Electric and Autonomous Vehicles Introduce New Dilemmas for E/E System Design

By Dan Scott

In the automotive industry, several dilemmas are created as advanced vehicle technologies are introduced to realize the trends of tomorrow in automotive: autonomy, connectivity, electrification, and shared mobility (ACES) (figure 1). These trends are not progressing in isolation; they are interconnected, but drive different challenges and aspects of product development.

Figure 1: The advancement of autonomous, connected, electric, and shared mobility technologies is causing conflicts in vehicle design.

Electrification and autonomy are driving OEMs and EV startups to develop clean-sheet vehicles and E/E architectures to maximize the profitability of the EVs they sell (McKinsey & Co., 2019). However, this approach comes with challenges at the architecture and vehicle levels (figure 2):

  1. Significant weight increase requires new architectural optimisation.
  2. New safety considerations for high-voltage (HV) systems driven by regulations.
  3. Multiple voltage architectures to support the vehicle powertrain, sensors, ECUs, and other devicesdemands verified separation of cabling and automated checking of the electrical system design.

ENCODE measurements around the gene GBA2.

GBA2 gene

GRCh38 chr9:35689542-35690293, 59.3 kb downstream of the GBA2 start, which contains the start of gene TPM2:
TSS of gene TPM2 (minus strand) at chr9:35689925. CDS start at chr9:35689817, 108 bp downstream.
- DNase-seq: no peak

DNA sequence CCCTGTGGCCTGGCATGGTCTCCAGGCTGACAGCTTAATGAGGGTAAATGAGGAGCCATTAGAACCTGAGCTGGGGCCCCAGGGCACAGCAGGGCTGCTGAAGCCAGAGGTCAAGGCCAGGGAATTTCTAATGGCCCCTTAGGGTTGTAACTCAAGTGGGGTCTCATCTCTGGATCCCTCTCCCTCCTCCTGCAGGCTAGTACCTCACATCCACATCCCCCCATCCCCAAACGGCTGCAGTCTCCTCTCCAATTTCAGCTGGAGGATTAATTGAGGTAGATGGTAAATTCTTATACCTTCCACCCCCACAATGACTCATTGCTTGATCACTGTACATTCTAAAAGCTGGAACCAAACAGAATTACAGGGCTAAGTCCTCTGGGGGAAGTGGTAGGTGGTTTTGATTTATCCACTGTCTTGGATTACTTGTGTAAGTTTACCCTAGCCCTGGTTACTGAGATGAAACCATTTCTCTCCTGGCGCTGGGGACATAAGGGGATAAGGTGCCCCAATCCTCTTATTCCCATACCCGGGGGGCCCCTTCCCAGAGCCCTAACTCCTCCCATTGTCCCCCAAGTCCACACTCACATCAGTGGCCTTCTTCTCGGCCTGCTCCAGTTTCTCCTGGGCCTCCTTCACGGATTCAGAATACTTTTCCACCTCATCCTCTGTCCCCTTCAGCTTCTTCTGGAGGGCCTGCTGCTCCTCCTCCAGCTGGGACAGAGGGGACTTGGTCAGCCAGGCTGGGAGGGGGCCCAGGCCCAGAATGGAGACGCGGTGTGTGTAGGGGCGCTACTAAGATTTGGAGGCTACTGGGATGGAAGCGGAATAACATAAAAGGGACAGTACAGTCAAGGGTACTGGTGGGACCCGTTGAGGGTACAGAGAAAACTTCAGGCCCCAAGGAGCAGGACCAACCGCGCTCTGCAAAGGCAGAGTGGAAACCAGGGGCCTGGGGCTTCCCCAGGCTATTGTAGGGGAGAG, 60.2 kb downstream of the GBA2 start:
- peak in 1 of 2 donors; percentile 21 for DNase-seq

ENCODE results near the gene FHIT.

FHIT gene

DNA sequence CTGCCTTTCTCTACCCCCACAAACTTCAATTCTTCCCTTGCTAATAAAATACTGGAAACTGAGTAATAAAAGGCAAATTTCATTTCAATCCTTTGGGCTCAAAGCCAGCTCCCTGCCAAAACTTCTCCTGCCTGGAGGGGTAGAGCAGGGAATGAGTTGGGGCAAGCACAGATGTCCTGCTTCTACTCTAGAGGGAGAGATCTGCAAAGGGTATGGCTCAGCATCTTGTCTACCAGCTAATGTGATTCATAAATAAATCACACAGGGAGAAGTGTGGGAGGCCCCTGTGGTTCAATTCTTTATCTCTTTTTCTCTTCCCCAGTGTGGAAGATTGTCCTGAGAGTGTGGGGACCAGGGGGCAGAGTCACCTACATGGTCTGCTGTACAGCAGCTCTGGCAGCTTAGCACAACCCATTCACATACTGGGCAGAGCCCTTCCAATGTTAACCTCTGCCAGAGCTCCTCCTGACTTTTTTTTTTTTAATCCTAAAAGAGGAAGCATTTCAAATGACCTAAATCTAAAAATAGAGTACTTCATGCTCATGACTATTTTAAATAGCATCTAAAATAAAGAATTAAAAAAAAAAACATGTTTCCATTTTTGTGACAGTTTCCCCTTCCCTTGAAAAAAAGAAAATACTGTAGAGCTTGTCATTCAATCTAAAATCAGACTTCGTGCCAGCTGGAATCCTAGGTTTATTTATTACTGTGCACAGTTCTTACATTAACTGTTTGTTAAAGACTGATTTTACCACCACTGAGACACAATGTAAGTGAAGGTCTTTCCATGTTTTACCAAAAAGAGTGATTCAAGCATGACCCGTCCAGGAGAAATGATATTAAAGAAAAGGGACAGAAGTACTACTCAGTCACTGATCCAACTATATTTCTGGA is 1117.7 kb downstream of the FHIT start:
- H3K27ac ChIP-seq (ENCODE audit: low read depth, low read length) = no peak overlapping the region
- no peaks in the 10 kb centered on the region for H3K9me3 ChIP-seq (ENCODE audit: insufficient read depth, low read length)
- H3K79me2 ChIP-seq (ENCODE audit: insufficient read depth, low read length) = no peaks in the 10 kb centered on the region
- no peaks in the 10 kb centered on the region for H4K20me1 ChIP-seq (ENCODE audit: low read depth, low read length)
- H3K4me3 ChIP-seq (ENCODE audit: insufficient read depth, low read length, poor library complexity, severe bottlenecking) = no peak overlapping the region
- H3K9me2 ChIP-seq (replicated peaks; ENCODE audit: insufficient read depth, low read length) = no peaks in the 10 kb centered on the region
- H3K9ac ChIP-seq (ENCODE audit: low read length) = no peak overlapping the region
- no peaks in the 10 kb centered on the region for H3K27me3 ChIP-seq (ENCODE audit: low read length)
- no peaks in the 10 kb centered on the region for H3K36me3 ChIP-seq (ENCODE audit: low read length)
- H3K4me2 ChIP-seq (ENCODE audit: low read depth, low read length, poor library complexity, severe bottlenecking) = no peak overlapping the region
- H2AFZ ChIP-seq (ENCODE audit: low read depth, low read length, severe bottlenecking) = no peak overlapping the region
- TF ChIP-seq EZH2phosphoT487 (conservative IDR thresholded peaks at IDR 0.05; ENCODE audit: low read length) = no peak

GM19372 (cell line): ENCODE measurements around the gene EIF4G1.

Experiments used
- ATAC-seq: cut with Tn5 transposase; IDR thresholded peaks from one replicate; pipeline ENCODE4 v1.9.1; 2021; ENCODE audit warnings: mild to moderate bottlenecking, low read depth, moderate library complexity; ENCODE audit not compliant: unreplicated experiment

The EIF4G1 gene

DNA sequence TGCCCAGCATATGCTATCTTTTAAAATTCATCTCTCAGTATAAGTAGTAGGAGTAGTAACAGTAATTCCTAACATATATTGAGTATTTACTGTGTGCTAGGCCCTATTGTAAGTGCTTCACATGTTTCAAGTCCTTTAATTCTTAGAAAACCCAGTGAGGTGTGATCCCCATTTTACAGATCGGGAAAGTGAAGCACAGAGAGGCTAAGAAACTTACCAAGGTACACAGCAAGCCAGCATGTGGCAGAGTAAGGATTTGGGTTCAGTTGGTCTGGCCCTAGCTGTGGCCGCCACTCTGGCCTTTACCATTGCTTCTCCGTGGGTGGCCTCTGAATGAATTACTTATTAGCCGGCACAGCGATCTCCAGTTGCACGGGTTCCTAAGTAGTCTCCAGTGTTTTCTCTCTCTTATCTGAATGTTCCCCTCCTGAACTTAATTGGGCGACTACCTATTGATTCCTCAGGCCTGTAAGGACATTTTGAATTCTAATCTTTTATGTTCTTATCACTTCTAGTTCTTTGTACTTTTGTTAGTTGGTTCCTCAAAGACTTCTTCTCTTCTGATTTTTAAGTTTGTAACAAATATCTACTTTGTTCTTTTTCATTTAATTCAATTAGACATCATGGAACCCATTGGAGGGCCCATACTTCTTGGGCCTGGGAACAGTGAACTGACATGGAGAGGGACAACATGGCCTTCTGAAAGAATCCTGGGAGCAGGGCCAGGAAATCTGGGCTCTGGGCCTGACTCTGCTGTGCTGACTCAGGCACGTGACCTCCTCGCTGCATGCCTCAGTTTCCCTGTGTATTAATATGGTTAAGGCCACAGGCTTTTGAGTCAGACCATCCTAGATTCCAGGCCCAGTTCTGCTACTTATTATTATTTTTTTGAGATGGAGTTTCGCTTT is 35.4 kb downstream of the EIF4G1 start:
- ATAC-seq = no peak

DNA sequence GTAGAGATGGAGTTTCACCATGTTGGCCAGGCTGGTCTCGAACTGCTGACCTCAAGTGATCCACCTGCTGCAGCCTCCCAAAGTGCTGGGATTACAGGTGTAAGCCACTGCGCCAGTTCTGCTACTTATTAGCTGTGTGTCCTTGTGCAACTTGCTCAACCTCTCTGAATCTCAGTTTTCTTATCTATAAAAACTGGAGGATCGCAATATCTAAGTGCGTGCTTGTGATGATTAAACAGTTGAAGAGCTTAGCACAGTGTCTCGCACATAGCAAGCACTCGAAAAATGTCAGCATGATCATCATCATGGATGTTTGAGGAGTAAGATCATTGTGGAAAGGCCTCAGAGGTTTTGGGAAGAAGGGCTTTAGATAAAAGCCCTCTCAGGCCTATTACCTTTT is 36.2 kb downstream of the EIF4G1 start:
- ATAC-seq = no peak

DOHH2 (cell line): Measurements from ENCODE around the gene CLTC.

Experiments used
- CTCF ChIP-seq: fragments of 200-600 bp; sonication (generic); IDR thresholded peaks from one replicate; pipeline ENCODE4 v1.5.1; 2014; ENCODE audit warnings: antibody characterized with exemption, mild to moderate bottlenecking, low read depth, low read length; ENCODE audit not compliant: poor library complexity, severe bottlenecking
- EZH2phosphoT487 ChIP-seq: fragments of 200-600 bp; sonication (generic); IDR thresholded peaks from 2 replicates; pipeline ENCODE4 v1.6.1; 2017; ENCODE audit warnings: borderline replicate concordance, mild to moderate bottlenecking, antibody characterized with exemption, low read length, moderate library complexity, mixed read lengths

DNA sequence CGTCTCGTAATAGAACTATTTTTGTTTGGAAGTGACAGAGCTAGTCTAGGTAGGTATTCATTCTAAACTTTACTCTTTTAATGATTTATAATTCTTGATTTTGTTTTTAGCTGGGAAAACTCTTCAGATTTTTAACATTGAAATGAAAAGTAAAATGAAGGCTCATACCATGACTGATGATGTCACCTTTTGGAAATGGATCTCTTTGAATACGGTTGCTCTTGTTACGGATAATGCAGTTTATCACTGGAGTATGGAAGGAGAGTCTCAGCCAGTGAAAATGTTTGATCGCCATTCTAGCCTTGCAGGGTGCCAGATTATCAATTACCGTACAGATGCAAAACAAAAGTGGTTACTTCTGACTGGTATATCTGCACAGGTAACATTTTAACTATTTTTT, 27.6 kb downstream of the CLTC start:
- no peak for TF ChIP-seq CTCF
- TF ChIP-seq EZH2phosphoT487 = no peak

4. Previously unrelated systems are now highly interdependent, e.g. energy storage, braking, and power electronics in EV braking systems.
  5. A ‘rush-to-market’ for EVs requires increased design automation and virtual verification.
  6. Manufacturers face extreme packaging challenges as they try to fit the largest HV battery in the vehicle as possible.
Figure 2: New technologies are creating new challenges.

When we look at the more detailed design and implementation requirements of the E/E system for an electric vehicle, three key areas need to be considered. First is the integration of the E/E system with the vehicle body and mechanical components. The mechanical and structural design of the vehicle must account for physical constraints of the E/E system such as wiring bundle diameters, minimum bend radii, and, of course, the battery.

Second are the designed-in safety assurances for the E/E system implementation. To enhance the E/E system safety, electrical engineers investigate signal routing and ensure proper separation between signals that may cause interference. Critical systems also require redundancies to prevent failures from becoming catastrophic. The third key area is the use of simulation to verify the E/E system implementation early and often. Electrical load analysis solutions can help engineers to test the system under various simulated road conditions, such as rapidly alternating battery charging and discharging to simulate stop-and-go traffic.

Finally, the content and complexity of E/E systems is experiencing another step change due to the arrival of automated driving technologies. An autonomous vehicle will need thirty or more additional sensors to perceive its driving environment, and significant new processing power to interpret all of the new sensed data. This will add a significant amount of E/E content, and thus weight and complexity, relative to a non-automated vehicle. For instance, GM found that a self-driving version of the Cruze compact car had forty percent more hardware than a human-driven counterpart.

How are companies responding to these transitions?